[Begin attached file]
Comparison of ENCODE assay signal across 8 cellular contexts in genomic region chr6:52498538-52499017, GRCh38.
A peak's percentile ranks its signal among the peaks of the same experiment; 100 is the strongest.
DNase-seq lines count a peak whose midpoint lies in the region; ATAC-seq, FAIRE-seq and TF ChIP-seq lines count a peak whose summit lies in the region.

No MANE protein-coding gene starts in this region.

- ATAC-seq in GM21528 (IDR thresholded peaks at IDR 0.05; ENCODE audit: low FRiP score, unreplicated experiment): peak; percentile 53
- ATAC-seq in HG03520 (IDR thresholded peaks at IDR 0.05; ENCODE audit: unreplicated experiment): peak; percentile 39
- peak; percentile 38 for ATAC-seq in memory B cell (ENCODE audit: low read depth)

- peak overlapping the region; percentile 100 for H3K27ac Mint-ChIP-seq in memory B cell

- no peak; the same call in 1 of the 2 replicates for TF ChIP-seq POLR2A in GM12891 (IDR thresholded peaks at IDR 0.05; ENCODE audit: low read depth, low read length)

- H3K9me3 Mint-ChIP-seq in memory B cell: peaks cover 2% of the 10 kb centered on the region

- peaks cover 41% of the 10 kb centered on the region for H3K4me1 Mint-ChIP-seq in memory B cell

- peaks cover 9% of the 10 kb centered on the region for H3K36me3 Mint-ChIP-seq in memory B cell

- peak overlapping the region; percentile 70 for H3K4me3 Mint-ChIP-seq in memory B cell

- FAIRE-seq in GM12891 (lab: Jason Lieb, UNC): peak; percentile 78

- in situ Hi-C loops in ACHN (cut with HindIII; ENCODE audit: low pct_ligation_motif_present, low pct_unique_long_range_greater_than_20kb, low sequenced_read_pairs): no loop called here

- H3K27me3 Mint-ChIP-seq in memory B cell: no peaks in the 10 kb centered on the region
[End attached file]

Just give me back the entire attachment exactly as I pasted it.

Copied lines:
Comparison of ENCODE assay signal across 8 cellular contexts in genomic region chr6:52498538-52499017, GRCh38.
A peak's percentile ranks its signal among the peaks of the same experiment; 100 is the strongest.
DNase-seq lines count a peak whose midpoint lies in the region; ATAC-seq, FAIRE-seq and TF ChIP-seq lines count a peak whose summit lies in the region.

No MANE protein-coding gene starts in this region.

- ATAC-seq in GM21528 (IDR thresholded peaks at IDR 0.05; ENCODE audit: low FRiP score, unreplicated experiment): peak; percentile 53
- ATAC-seq in HG03520 (IDR thresholded peaks at IDR 0.05; ENCODE audit: unreplicated experiment): peak; percentile 39
- peak; percentile 38 for ATAC-seq in memory B cell (ENCODE audit: low read depth)

- peak overlapping the region; percentile 100 for H3K27ac Mint-ChIP-seq in memory B cell

- no peak; the same call in 1 of the 2 replicates for TF ChIP-seq POLR2A in GM12891 (IDR thresholded peaks at IDR 0.05; ENCODE audit: low read depth, low read length)

- H3K9me3 Mint-ChIP-seq in memory B cell: peaks cover 2% of the 10 kb centered on the region

- peaks cover 41% of the 10 kb centered on the region for H3K4me1 Mint-ChIP-seq in memory B cell

- peaks cover 9% of the 10 kb centered on the region for H3K36me3 Mint-ChIP-seq in memory B cell

- peak overlapping the region; percentile 70 for H3K4me3 Mint-ChIP-seq in memory B cell

- FAIRE-seq in GM12891 (lab: Jason Lieb, UNC): peak; percentile 78

- in situ Hi-C loops in ACHN (cut with HindIII; ENCODE audit: low pct_ligation_motif_present, low pct_unique_long_range_greater_than_20kb, low sequenced_read_pairs): no loop called here

- H3K27me3 Mint-ChIP-seq in memory B cell: no peaks in the 10 kb centered on the region